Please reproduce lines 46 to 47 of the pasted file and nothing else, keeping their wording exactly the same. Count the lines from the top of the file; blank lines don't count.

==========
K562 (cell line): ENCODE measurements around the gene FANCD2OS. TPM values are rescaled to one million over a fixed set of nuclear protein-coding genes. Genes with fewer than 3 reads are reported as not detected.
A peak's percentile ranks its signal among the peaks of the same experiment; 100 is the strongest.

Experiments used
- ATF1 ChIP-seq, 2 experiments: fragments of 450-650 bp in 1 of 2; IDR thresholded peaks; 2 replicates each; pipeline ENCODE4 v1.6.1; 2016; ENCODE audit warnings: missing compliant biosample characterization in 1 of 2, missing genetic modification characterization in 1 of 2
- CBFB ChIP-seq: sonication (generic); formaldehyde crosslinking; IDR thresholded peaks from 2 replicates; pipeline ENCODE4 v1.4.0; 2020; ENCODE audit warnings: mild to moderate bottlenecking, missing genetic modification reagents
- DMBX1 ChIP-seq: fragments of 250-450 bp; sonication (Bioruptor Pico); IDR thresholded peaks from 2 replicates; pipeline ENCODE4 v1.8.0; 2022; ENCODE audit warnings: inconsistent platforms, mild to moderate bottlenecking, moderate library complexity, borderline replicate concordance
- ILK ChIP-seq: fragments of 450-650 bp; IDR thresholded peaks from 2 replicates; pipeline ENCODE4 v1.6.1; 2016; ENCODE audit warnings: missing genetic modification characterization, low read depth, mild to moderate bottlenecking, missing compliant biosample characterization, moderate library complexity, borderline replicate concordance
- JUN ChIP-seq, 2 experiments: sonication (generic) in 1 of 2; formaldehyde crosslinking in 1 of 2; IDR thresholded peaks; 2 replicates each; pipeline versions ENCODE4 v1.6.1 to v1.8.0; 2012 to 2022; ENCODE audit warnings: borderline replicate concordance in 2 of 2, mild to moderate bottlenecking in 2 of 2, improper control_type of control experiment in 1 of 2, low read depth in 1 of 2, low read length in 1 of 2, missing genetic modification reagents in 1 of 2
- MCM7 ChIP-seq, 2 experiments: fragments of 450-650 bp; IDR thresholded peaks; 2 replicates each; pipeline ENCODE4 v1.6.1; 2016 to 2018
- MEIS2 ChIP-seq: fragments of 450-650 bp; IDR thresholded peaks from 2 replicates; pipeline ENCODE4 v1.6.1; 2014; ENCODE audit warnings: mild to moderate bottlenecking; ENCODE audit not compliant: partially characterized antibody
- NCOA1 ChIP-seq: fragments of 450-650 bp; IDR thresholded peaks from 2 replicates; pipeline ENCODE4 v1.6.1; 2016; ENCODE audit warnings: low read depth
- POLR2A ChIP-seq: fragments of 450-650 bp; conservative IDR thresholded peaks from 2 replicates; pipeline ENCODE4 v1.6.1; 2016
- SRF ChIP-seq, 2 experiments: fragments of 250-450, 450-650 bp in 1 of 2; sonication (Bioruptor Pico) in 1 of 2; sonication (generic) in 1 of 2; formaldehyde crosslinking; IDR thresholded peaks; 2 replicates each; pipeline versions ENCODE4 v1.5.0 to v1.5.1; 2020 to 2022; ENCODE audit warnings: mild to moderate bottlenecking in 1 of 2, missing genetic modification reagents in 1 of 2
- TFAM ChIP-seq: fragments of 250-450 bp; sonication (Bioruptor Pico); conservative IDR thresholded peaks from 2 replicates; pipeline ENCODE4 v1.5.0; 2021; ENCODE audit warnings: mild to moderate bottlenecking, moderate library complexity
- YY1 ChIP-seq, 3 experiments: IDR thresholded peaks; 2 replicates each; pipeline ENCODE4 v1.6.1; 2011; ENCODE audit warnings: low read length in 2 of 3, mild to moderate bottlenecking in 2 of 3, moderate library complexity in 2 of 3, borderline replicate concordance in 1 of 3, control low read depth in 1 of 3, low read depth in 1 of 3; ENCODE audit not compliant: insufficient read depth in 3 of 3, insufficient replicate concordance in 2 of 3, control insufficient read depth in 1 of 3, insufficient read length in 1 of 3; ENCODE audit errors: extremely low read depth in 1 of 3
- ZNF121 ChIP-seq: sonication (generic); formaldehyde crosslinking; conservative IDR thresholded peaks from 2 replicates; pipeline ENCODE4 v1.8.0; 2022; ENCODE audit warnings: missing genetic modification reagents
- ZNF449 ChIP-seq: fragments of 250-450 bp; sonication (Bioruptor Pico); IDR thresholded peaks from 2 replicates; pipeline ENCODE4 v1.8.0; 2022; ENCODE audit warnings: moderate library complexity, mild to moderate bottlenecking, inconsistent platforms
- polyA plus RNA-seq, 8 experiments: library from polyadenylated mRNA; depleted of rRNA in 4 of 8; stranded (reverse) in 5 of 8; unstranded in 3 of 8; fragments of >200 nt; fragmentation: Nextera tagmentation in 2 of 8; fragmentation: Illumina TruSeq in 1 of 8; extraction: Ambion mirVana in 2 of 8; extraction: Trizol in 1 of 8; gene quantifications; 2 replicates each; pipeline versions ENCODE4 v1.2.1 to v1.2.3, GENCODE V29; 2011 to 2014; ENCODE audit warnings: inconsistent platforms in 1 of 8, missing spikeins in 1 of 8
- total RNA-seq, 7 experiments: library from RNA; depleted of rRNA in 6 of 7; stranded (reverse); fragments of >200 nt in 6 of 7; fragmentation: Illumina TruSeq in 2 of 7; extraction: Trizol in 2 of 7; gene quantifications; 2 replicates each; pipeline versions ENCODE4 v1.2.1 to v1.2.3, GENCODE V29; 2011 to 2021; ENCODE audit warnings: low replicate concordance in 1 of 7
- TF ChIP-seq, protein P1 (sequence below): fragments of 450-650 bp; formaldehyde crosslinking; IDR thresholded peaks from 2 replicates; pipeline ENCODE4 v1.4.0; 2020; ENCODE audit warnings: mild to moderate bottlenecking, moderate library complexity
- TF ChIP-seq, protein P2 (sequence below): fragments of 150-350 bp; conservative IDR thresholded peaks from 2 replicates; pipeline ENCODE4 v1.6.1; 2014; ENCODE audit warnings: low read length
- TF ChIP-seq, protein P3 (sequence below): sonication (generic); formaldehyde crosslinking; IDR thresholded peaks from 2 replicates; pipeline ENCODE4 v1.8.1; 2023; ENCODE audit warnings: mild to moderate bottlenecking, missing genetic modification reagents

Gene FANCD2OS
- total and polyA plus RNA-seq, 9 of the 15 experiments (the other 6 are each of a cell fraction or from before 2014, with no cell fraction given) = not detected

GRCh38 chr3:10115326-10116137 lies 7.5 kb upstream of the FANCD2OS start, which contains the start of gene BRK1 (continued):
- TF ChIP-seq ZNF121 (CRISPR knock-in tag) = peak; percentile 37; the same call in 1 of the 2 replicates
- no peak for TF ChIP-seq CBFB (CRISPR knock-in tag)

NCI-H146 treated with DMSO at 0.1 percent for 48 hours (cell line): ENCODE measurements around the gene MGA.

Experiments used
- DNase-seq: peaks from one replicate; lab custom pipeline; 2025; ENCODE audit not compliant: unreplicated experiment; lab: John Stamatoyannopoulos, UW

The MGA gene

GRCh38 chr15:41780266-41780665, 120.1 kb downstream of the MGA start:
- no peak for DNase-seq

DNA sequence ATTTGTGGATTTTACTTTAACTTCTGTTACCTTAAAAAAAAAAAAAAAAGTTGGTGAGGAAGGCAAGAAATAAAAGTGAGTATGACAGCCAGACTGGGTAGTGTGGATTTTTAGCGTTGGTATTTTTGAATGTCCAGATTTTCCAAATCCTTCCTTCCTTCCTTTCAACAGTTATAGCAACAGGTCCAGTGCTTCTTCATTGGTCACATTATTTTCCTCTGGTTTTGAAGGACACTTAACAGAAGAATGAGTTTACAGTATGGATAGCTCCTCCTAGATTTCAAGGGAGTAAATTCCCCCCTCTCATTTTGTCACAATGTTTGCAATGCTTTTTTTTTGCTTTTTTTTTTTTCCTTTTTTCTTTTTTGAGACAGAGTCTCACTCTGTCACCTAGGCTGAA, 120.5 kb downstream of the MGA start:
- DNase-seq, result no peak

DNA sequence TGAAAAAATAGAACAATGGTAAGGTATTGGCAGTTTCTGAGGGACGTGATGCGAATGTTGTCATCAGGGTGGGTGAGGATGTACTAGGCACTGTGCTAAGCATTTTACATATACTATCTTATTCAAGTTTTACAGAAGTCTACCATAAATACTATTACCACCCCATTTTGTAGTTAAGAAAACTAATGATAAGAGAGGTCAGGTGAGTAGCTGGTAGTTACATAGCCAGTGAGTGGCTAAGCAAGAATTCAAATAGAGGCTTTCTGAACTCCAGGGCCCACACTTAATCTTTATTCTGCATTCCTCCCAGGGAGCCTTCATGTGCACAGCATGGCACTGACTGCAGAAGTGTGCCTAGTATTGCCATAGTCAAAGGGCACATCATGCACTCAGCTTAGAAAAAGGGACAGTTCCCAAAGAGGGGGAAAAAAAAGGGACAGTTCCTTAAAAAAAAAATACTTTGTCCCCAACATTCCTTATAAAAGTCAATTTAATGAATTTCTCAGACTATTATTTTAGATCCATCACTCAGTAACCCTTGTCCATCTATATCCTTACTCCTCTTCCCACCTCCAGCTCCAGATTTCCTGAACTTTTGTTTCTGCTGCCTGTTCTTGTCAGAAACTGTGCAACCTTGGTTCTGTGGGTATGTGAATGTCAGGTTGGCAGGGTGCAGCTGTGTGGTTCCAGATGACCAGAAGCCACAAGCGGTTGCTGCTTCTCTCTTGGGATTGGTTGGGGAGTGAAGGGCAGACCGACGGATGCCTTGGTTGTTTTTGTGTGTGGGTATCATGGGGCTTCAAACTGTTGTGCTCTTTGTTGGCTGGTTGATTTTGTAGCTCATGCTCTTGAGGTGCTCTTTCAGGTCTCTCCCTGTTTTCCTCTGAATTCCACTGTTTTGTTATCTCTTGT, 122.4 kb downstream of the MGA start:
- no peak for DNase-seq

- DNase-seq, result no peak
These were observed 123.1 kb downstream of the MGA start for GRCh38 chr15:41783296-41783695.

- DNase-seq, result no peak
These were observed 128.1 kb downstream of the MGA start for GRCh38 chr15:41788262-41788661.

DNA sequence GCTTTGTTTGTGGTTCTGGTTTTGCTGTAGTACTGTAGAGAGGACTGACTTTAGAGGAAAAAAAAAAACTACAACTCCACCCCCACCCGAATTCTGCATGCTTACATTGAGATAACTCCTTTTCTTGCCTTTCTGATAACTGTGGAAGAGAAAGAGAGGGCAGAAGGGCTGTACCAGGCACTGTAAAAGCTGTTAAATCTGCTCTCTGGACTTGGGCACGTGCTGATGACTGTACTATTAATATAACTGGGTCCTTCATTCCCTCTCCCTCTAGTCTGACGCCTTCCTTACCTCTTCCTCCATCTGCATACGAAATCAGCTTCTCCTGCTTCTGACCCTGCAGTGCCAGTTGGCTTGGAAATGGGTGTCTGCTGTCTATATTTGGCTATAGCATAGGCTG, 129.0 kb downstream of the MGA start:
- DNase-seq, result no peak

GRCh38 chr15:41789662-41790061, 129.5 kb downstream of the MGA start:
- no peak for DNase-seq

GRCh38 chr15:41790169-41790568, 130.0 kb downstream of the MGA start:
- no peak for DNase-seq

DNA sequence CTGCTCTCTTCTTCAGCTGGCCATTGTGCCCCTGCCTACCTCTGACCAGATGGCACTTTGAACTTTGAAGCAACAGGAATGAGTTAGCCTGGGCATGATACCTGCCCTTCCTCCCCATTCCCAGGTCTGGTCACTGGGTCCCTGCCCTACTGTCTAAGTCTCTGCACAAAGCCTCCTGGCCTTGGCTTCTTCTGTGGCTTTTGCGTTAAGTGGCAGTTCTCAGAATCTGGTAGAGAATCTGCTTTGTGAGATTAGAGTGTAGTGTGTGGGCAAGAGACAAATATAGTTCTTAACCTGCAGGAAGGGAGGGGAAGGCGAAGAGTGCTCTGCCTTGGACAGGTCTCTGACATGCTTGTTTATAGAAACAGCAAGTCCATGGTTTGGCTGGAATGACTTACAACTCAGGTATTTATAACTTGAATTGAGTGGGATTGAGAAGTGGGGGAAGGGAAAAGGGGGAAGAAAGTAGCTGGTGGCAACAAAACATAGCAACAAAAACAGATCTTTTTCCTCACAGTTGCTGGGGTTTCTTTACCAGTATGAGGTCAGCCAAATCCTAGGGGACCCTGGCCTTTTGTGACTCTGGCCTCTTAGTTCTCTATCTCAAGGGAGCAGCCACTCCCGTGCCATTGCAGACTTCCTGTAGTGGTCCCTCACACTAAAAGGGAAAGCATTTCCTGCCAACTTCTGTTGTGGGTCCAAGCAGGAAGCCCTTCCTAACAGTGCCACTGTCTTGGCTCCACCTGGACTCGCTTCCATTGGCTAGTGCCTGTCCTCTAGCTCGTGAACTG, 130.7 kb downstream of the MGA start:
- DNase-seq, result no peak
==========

GRCh38 chr15:41790169-41790568, 130.0 kb downstream of the MGA start:
- no peak for DNase-seq